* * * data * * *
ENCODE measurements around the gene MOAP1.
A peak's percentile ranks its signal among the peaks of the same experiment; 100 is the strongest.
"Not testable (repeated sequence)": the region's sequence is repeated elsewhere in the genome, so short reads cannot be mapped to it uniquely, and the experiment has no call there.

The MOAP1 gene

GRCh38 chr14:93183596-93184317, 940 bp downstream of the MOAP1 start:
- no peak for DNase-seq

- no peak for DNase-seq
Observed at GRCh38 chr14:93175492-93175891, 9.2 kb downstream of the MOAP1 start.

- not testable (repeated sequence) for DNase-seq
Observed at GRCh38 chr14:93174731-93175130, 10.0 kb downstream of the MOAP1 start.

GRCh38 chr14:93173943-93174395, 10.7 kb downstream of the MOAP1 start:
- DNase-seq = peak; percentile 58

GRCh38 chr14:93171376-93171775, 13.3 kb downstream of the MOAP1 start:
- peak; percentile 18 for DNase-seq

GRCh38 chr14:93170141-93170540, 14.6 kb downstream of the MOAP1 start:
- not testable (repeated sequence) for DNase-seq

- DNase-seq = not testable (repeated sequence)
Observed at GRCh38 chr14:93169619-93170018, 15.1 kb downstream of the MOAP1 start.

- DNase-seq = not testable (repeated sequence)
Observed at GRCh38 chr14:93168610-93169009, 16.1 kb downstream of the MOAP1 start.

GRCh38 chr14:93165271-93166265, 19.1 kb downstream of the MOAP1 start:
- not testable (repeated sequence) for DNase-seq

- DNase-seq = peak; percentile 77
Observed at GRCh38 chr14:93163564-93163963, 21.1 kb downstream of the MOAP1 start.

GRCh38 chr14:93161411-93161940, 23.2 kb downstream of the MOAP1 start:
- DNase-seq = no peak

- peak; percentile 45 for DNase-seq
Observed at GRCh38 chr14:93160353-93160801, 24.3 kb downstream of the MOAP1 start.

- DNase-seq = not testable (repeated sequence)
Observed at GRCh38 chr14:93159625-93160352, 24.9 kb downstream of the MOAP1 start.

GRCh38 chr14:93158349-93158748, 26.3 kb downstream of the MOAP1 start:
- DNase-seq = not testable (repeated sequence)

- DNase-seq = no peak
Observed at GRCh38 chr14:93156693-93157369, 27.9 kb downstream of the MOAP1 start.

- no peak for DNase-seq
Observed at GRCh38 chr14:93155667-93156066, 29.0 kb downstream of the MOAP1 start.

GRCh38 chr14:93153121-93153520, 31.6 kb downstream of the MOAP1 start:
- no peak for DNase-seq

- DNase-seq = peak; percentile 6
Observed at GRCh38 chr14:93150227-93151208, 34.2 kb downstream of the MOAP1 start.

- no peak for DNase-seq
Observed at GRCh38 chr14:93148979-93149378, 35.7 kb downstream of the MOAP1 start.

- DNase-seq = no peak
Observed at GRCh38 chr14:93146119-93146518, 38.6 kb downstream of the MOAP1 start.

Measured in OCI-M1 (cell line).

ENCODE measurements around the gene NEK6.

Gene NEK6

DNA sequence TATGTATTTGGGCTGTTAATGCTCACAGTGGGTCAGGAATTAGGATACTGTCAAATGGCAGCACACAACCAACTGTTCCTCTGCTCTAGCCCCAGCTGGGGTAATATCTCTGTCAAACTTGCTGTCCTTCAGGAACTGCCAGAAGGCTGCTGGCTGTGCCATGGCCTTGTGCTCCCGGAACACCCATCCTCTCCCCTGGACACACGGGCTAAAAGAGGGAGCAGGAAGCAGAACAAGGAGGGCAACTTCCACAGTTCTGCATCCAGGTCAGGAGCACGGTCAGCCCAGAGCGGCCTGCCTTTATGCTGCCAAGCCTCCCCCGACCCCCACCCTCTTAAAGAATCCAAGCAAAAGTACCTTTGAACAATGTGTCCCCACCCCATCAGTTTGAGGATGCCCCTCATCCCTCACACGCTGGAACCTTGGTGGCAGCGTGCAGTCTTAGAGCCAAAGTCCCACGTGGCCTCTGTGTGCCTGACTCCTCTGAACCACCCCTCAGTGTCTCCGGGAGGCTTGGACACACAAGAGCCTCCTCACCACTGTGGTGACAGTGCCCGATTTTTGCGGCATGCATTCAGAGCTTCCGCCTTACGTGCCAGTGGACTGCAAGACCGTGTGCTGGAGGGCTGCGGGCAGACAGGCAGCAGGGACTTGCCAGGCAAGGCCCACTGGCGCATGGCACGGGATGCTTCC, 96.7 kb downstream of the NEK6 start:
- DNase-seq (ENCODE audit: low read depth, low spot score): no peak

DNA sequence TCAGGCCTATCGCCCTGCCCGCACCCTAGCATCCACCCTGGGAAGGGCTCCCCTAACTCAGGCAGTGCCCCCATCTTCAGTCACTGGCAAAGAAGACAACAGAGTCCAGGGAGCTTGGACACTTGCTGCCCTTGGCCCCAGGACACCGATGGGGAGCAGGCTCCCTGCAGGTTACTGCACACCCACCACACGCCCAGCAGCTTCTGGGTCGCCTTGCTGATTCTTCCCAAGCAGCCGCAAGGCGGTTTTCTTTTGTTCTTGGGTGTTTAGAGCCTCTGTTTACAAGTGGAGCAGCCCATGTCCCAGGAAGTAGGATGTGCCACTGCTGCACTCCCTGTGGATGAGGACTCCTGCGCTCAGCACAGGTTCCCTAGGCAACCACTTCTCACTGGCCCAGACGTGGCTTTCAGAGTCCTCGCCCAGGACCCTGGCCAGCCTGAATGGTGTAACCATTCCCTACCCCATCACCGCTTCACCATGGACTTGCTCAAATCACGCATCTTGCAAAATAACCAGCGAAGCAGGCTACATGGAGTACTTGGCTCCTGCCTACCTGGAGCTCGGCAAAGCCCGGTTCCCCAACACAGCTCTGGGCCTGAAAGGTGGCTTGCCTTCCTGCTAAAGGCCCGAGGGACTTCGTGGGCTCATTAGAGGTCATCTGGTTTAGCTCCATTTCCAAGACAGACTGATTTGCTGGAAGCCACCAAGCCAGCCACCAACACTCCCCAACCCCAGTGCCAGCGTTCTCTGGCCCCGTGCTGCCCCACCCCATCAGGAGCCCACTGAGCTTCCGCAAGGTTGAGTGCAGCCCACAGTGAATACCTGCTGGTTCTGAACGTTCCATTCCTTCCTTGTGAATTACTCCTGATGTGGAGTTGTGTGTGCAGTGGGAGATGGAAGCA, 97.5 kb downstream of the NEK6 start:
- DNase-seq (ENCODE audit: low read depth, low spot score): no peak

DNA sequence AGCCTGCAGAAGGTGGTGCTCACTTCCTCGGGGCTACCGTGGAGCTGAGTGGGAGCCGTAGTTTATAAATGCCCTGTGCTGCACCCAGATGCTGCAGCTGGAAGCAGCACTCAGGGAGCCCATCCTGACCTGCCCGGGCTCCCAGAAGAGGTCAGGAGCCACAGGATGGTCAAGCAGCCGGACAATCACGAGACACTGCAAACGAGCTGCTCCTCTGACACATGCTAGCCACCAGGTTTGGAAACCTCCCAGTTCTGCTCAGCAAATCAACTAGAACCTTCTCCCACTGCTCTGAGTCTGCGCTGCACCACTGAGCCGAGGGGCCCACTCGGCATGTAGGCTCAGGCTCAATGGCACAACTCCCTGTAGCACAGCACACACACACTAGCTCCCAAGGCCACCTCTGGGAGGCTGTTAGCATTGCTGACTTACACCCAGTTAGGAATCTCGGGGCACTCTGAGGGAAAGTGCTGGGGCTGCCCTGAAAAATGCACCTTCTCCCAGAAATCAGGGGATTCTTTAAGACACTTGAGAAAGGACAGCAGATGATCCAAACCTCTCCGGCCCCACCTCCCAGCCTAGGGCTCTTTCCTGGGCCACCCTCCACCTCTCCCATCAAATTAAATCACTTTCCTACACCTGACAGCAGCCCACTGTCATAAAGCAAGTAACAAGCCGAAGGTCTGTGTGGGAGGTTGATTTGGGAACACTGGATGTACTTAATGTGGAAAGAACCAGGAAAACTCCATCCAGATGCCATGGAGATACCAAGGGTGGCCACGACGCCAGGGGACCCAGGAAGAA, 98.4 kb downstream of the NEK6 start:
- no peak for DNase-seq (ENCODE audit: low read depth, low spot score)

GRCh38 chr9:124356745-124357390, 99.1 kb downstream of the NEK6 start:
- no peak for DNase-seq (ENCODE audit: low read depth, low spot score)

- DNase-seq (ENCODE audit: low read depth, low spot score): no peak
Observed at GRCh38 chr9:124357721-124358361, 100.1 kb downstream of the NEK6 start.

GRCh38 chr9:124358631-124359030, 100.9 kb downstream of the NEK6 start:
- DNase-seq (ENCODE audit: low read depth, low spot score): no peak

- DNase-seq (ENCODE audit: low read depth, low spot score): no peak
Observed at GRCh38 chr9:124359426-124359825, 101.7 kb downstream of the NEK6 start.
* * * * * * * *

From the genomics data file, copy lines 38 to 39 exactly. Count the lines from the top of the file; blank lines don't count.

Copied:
- no peak for DNase-seq

- DNase-seq = peak; percentile 6